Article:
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Tocqueville & American Exceptionalism

Sam Gelman
Straus Center Communications and Program Officer

Dr. Tom Velk

On Thursday, Dec. 2, 2021, Professor Tom Velk, who recently retired after a distinguished fifty-year career as a chair of the Program in North American Studies and professor of economics at McGill University, presented the lecture “Tocqueville & American Exceptionalism” to Straus Center Associate Director and Assistant Professor Dr. Neil Rogachevsky’s Modern Political Thought class. The course is being offered at Yeshiva College in partnership with the Zahava and Moshael Straus Center for Torah and Western Thought, and the presentation was part of the Jack Miller Center lecture series.

Professor Velk began his lecture with an overview of Alexis de Tocqueville’s writings, explaining that the political philosopher does not present a theory or empirical definition of democracy but rather a collection of observations. Velk also argued that, despite his love for America and its democratic systems, Tocqueville actually preferred aristocracy as a form of government, as it presented sophistication, nobility, and largeness of mind and spirit.

Dr. Neil Rogachevsky (left) and Dr. Tom Velk

Nevertheless, Professor Velk continued to say that Tocqueville greatly admired the American democratic government precisely because of its checks on mob rule and its balance between liberty and equality. Tocqueville also saw America as a “moral” country, one whose laws have to be viewed as moral by its citizens in order for them to gain their approval. This moral code, according to Tocqueville, is what made America both exceptional as well as successful, especially in comparison to other efforts of founding commonwealths in the new world by the European powers.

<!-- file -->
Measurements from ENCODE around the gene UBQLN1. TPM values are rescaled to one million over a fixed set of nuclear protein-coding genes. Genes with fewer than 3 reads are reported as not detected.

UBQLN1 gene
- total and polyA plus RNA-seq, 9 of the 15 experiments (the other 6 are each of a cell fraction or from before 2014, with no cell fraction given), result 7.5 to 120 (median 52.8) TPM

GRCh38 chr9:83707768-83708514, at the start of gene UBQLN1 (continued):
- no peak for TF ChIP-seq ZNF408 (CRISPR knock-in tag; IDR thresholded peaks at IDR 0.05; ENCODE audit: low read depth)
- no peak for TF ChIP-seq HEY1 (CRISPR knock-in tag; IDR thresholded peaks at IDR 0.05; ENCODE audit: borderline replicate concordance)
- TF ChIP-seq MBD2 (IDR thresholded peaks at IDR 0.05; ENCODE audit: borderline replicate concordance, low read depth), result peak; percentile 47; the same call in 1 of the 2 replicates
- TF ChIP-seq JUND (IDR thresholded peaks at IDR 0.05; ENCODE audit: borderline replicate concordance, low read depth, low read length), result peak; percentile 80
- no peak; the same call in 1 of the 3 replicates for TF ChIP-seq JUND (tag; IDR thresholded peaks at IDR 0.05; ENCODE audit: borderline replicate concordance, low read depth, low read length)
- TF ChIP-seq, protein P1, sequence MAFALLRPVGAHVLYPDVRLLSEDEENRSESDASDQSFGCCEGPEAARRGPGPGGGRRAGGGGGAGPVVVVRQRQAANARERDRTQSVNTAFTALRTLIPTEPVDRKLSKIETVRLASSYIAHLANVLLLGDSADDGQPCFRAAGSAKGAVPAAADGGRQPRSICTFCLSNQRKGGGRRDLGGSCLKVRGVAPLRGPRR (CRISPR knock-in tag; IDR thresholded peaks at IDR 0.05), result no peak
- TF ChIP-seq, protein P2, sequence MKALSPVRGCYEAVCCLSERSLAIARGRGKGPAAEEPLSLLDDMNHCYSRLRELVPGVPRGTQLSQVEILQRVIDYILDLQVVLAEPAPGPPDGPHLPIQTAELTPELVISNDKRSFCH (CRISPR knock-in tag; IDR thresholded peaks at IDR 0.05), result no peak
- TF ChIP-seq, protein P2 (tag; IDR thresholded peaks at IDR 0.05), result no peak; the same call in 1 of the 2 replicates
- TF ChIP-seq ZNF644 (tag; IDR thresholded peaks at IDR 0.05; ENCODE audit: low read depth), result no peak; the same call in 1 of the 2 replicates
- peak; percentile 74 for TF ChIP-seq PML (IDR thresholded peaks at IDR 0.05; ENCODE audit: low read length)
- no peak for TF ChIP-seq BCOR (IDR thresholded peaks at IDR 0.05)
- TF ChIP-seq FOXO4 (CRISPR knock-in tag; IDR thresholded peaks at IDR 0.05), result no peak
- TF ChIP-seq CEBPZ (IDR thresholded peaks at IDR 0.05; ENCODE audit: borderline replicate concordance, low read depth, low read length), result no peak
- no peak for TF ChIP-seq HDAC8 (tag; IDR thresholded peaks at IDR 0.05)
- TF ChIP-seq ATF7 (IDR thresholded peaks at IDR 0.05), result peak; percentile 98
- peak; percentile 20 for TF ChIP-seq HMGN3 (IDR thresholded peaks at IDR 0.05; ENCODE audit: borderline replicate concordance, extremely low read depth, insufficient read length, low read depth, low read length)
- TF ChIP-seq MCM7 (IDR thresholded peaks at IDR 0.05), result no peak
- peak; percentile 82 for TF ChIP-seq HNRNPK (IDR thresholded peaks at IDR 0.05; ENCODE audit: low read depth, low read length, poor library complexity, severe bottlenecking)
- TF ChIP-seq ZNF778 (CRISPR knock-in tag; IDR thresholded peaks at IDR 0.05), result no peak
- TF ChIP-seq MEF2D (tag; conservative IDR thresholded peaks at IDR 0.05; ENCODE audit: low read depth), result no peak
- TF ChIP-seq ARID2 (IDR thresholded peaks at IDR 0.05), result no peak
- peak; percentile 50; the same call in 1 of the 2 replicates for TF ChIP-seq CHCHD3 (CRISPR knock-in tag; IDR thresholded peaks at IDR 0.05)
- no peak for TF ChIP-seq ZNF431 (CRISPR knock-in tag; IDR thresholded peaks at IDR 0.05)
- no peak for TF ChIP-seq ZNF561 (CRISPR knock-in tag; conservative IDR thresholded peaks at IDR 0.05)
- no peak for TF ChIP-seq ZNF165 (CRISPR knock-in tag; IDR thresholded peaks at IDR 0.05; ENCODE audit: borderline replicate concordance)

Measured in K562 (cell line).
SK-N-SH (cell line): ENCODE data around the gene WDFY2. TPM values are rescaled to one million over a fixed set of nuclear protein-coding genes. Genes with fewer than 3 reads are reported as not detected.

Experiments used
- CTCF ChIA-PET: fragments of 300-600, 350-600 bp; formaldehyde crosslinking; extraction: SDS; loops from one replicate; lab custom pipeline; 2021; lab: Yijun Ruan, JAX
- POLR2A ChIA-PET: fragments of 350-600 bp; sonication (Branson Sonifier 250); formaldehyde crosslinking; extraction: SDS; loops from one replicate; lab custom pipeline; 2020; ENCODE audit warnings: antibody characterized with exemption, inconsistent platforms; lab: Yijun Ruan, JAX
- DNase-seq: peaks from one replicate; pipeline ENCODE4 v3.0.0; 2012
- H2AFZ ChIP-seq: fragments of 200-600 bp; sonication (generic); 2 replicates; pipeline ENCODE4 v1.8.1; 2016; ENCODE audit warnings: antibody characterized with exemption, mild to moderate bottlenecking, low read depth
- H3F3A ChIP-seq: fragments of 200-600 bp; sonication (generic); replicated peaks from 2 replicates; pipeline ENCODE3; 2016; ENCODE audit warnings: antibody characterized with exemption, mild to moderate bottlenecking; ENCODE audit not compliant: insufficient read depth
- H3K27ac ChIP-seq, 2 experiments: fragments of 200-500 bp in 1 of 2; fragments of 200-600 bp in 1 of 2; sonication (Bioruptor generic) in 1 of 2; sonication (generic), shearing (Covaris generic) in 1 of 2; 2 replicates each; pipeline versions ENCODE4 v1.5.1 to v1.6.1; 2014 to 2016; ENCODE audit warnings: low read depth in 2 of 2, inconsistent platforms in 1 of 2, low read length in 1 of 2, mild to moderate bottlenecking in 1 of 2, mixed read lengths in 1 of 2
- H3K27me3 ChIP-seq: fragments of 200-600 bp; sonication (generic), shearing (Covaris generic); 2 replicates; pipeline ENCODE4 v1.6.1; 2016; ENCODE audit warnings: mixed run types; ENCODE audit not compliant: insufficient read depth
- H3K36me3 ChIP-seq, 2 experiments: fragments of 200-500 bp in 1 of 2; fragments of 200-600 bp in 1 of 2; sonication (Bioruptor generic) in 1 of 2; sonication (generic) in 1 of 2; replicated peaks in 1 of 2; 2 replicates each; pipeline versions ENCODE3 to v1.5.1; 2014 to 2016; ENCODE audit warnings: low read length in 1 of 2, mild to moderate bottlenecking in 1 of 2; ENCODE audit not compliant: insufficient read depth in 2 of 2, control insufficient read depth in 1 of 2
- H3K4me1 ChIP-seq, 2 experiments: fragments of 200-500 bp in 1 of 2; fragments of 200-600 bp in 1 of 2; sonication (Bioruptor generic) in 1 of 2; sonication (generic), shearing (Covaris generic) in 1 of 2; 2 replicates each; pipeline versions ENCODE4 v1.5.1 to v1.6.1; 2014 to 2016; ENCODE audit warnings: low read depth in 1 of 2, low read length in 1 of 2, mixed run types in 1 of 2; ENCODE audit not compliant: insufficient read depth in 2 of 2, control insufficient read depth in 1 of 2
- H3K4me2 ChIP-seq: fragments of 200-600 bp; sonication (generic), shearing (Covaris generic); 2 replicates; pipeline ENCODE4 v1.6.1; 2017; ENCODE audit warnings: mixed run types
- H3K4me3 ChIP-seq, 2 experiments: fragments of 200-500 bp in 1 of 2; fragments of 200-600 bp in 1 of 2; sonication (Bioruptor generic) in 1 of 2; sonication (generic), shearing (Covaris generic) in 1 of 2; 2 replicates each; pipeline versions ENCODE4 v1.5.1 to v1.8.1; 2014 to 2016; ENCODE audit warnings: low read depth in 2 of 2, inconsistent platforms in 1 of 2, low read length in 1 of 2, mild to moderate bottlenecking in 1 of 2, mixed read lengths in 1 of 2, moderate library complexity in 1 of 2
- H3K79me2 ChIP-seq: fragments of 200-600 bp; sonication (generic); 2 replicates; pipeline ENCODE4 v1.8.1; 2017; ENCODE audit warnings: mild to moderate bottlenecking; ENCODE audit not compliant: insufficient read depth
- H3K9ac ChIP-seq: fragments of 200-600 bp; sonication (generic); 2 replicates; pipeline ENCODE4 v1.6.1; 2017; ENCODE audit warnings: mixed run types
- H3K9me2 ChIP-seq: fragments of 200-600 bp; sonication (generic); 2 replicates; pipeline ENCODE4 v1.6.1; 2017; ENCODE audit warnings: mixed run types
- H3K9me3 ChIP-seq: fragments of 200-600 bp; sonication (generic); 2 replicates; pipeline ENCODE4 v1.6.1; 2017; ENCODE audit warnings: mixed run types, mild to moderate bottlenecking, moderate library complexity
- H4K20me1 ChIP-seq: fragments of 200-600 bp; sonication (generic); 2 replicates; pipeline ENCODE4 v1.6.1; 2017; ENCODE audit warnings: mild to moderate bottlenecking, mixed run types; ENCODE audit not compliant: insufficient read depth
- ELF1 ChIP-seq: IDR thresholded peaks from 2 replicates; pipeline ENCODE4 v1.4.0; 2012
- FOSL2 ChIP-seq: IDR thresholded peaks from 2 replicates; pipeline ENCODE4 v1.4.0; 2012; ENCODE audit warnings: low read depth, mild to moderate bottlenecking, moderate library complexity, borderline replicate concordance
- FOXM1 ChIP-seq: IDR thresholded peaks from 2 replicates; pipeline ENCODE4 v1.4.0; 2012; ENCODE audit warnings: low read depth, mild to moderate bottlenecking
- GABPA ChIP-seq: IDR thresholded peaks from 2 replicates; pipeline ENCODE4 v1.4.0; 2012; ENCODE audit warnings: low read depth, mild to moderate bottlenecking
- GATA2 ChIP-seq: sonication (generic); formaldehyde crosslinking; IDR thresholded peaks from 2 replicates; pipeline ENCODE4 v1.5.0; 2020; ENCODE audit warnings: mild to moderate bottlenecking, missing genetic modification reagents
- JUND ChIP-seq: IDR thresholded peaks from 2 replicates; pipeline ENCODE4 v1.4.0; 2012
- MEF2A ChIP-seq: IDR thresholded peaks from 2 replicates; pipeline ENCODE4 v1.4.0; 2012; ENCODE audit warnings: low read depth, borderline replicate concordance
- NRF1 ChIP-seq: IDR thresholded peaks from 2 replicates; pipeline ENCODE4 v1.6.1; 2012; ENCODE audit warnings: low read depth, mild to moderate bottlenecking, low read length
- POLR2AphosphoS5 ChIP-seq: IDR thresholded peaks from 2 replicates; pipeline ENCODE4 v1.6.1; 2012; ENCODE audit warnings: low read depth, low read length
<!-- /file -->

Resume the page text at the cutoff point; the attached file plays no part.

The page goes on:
The lecture concluded with a Q&A session with the students on various topics, including religion, economics, and comparing the fate of democracy and oligarchy in Latin America and North America.

Previous lecturers in the Jack Miller Center lecture series include Dr. Paul Cantor, the Clifton Waller Barrett Professor of the English Department at the University of Virginia, Dr. Seth Jaffe, assistant professor of political science and international affairs at John Cabot University, Dr. Rita Koganzon, associate director of the Program on Constitutionalism and Democracy at the University of Virginia, Dr. Alexander Orwin, assistant professor of political theory at Louisiana State University, and Dr. Ran Halévi, research director at the French National Centre for Scientific Research (CNRS).

The Jack Miller Center partners with faculty, administrators and donors to transform student access to education in American political thought and history, an education the Center believes is necessary for informed civic engagement. By receiving this grant, Yeshiva University joins a list of many distinguished academic institutions that have worked with the Jack Miller Center, including Columbia University, the University of Notre Dame and Yale University.

The Straus Center trains Yeshiva University students to be Modern Orthodox intellectual leaders who are well versed in both Torah and the Western canon. Through a combination of unique, interdisciplinary courses taught in collaboration with faculty from across YU, communal events, and publications, the Straus Center seeks to cultivate the intellectual, religious, and civic leaders of tomorrow.

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